MCSP is developing a model to improve the quality of health services for adolescents and young mothers and parents. This includes providing the knowledge, skills and services to delay early childbearing, and have healthy pregnancy, birth and postpartum periods (including postnatal care, PPFP and child health practices).

In Nigeria, for example, adolescents 10-19 years old constitute about a fifth of the total population. The country has one of the highest rates of teen pregnancy: 23% of adolescent girls 15-19 years old have begun childbearing. Moreover, adolescents tend to have less knowledge and use of contraceptives than older women. And while the national contraceptive prevalence is 16% and 9.8% of all married women using a modern method of contraception, only 1.2% of married adolescent girls do so. Adolescent Nigerian mothers are also less likely to use maternal health services.

Country-specific approaches vary according to the adolescent population. However, MCSP work generally begins with a review of existing assessments or a formative assessment with girls (both married and unmarried) to identify barriers to the use of key services and other practices. These include health timing and spacing of pregnancy, as well as underlying gender norms that drive girls’ decisions. Strategies are then developed to expand access to contraceptives for this age group, with an emphasis on fostering adolescent-responsive care.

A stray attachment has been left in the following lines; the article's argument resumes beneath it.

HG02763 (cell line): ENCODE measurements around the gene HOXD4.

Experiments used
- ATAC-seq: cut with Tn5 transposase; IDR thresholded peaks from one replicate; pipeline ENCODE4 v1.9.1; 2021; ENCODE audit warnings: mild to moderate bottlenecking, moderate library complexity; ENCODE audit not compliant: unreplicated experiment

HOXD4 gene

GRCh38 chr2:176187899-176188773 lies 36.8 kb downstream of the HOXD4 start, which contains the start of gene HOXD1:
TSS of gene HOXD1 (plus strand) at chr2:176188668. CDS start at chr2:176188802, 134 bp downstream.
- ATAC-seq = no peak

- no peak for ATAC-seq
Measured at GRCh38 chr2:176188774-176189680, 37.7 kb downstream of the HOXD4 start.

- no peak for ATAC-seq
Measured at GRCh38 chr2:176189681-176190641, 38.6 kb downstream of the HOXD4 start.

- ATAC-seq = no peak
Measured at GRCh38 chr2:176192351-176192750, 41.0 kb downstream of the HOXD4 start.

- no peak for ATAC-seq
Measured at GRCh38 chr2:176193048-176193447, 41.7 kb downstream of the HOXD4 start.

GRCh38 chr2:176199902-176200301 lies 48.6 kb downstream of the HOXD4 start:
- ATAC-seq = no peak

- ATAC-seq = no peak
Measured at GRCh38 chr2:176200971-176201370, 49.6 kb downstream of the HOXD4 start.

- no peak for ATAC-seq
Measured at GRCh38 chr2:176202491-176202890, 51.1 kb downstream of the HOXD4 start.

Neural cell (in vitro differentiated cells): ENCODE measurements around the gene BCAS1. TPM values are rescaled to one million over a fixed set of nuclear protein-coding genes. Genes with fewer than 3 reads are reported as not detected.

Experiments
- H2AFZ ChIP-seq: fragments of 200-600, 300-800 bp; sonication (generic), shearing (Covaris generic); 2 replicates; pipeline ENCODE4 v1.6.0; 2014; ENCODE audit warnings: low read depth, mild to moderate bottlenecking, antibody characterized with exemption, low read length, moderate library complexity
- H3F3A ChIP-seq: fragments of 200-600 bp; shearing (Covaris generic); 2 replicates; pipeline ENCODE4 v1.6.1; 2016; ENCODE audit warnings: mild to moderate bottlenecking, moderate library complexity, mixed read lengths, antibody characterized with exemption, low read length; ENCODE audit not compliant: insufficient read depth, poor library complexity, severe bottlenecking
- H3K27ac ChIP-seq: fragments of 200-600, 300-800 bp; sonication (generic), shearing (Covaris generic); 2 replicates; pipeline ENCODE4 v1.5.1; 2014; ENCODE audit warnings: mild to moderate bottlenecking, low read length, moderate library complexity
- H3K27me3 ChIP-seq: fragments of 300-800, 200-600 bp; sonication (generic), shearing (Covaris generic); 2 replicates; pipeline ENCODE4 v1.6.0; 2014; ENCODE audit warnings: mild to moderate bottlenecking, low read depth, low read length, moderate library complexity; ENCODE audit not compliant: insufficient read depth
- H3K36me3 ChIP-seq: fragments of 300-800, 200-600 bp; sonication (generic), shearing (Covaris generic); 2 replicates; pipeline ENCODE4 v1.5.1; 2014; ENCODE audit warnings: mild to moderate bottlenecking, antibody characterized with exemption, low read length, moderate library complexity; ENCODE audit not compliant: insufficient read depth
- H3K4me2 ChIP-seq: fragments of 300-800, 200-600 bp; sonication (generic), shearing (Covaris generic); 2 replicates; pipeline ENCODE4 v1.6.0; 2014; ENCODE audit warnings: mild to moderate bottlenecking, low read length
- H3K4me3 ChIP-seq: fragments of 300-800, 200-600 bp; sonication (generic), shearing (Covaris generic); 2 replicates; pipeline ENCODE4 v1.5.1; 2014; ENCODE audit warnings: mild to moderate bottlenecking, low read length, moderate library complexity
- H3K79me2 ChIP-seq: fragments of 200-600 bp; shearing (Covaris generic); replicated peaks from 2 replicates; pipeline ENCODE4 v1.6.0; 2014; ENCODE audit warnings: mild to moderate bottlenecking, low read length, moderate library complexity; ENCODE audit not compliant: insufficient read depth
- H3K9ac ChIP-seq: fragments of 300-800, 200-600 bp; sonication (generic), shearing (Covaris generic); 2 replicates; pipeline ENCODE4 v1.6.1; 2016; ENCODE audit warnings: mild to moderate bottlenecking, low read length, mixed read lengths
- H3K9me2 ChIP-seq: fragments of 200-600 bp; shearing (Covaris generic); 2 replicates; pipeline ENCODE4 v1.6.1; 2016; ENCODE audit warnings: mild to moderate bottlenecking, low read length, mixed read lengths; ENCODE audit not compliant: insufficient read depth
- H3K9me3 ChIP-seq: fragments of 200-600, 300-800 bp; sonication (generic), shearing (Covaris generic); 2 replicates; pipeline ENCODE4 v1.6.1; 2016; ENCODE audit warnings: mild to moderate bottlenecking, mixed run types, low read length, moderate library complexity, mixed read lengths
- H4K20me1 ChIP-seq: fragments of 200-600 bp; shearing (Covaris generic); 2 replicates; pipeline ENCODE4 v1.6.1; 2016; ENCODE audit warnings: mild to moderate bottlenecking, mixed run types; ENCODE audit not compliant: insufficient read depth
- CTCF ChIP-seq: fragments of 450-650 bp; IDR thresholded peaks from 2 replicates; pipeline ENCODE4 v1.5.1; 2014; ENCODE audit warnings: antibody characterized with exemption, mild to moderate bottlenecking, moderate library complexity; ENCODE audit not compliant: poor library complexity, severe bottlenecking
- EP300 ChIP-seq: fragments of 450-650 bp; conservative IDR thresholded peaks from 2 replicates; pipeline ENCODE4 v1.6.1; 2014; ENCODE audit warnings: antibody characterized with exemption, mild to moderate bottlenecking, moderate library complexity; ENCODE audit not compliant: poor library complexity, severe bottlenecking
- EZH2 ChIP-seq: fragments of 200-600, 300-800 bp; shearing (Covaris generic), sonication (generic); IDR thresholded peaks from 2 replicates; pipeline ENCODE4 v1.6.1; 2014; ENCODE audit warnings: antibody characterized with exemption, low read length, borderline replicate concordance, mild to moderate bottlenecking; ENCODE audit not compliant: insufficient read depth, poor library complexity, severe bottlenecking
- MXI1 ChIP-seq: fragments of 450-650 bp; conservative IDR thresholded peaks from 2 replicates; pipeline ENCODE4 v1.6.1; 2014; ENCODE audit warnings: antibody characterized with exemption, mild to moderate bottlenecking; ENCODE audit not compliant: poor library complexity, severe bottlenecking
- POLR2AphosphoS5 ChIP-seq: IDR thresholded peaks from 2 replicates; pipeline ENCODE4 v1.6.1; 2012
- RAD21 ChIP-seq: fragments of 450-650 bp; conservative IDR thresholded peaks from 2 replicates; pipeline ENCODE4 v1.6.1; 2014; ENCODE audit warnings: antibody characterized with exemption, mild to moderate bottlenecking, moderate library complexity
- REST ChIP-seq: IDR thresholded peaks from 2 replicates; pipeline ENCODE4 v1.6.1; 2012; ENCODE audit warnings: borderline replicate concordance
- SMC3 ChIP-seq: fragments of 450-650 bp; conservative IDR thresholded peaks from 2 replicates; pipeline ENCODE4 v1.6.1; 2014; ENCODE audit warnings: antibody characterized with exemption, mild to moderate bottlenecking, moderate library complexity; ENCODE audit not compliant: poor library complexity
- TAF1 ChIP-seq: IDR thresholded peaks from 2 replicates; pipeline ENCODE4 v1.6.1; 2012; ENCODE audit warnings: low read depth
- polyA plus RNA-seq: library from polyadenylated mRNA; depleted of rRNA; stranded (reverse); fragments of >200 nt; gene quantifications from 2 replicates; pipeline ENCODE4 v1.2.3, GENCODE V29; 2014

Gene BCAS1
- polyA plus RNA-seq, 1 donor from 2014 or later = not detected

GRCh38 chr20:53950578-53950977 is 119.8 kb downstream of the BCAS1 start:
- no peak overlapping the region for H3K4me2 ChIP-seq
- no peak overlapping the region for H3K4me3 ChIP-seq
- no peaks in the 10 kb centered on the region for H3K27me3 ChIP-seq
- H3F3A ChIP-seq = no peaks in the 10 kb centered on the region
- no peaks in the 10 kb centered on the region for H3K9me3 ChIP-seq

Health workers are supported with age- and stage-specific counseling tools for each type of contact in a health facility. These workers are oriented on adolescent development, best practices, and age-specific counseling skills. The MCSP toolkit also includes a quality improvement process through Partnership Defined Quality for Youth (PDQ-Y), in which girls and boys define and support a quality improvement process in collaboration with community leaders and health workers.

Other community strategies complement facility-based work and seek to transform gender norms to actively engage youth through various locally relevant strategies, involving both girls and male partners. For young parents, strategies seek to develop:

  • Mother support groups;
  • Young father involvement in reproductive, maternal, newborn and child health care;
  • Prevention of violence in the home; and
  • Increased couple communication.
Maternal Child Survival Program
Maternal and Child Survival Program